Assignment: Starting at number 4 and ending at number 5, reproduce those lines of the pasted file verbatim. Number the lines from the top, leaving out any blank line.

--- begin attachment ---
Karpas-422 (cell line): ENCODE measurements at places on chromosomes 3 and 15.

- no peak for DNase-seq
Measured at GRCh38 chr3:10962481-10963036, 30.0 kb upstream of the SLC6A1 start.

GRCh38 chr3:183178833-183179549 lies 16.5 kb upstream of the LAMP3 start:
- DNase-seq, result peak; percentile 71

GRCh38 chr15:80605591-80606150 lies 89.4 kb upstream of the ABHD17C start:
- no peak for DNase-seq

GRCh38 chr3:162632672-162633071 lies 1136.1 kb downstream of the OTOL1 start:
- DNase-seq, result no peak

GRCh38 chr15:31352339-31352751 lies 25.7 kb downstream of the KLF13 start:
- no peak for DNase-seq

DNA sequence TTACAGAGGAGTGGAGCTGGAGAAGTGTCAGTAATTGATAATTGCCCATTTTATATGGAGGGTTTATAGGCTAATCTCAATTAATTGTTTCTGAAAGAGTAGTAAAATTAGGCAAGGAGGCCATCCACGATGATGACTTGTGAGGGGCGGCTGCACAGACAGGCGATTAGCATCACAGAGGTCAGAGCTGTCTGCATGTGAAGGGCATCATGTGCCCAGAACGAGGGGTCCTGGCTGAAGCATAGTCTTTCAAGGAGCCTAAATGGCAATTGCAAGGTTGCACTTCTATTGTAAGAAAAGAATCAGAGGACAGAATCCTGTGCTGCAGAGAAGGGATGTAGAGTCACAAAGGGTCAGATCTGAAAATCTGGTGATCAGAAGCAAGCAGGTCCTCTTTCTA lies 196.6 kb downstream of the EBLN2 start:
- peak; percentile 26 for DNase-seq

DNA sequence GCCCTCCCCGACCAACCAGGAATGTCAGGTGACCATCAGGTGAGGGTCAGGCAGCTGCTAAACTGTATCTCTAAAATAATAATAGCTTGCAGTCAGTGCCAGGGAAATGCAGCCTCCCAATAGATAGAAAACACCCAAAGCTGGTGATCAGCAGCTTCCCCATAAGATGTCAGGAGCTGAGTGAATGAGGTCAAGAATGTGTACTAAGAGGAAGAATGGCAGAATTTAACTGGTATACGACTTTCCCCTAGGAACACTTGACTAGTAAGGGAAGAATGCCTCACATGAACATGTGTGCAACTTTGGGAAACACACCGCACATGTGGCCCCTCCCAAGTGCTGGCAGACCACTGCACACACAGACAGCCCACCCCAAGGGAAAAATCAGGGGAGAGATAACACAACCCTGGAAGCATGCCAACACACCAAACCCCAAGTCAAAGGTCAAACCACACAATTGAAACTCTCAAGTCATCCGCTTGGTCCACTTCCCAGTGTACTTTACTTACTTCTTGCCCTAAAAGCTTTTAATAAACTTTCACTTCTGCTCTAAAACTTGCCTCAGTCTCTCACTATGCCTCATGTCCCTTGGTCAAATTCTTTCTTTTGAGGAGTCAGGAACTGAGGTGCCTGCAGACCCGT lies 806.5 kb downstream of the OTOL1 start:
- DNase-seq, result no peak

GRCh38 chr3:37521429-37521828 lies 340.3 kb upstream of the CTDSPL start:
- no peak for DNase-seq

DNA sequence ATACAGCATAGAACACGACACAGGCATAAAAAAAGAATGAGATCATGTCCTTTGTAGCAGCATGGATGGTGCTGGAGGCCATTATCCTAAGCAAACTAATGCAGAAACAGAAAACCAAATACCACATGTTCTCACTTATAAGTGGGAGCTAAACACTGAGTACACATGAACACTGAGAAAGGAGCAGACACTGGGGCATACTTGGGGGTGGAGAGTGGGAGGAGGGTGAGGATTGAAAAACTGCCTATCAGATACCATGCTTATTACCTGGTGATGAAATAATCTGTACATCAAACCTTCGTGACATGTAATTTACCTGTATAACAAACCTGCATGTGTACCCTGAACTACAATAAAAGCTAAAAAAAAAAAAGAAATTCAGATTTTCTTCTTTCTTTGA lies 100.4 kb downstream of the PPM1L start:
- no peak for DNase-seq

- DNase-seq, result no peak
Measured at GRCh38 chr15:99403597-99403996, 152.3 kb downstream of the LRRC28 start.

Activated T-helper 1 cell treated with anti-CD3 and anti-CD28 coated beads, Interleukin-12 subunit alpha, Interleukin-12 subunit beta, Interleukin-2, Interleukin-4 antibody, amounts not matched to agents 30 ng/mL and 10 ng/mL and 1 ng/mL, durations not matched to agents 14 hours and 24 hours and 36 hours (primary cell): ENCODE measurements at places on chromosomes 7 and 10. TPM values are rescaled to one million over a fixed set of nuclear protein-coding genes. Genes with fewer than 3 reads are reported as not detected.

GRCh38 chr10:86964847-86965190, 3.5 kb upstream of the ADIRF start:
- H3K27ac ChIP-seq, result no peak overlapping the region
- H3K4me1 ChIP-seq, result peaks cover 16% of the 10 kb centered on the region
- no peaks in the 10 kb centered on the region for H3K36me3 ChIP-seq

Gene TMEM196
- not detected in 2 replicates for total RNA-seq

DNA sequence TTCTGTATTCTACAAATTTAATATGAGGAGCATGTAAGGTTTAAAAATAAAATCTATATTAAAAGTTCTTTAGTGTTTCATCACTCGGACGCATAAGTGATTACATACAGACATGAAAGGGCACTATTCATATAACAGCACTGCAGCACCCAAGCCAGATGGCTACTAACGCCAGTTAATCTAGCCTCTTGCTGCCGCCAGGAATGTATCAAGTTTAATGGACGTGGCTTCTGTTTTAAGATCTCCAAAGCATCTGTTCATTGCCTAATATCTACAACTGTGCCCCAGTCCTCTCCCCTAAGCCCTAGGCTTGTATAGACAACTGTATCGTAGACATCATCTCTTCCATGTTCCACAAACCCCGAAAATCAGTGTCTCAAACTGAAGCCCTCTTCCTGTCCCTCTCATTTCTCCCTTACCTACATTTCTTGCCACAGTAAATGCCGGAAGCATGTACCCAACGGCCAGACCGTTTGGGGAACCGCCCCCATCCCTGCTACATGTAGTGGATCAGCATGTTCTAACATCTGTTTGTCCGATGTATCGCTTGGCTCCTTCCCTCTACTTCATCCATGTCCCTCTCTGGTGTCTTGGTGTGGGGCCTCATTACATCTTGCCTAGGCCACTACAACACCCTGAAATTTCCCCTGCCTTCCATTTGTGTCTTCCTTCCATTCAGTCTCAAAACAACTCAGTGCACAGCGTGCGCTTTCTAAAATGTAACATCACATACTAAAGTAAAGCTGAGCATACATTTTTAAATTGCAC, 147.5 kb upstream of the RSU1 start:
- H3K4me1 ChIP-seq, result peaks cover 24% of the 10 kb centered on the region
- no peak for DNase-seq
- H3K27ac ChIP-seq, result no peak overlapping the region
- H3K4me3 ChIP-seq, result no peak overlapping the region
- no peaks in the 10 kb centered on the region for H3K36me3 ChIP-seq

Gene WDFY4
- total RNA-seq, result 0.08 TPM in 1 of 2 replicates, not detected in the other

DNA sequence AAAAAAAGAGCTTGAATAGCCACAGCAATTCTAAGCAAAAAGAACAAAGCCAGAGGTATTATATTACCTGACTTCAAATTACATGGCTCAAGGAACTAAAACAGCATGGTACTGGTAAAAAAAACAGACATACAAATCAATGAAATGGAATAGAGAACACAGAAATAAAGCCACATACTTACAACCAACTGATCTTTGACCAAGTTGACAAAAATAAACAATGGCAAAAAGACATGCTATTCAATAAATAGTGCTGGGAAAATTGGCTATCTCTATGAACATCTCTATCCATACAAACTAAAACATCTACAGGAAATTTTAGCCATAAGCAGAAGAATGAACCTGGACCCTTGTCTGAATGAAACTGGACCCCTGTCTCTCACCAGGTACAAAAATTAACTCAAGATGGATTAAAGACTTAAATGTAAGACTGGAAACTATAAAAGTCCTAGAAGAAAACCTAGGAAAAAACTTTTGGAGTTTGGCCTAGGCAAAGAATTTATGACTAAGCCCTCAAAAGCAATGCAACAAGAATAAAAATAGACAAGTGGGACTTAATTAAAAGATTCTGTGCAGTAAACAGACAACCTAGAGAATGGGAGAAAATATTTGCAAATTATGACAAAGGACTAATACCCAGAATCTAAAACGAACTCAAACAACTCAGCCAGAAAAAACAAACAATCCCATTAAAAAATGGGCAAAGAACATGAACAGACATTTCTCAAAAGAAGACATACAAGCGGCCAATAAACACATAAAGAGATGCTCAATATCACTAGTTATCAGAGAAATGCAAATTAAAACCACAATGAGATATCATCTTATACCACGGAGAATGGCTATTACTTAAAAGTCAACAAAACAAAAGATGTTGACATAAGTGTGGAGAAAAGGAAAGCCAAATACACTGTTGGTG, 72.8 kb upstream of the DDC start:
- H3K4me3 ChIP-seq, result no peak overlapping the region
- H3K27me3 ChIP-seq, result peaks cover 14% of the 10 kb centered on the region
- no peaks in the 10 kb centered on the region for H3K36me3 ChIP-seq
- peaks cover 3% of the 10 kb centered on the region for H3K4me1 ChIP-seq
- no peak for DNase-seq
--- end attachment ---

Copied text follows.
GRCh38 chr3:183178833-183179549 lies 16.5 kb upstream of the LAMP3 start:
- DNase-seq, result peak; percentile 71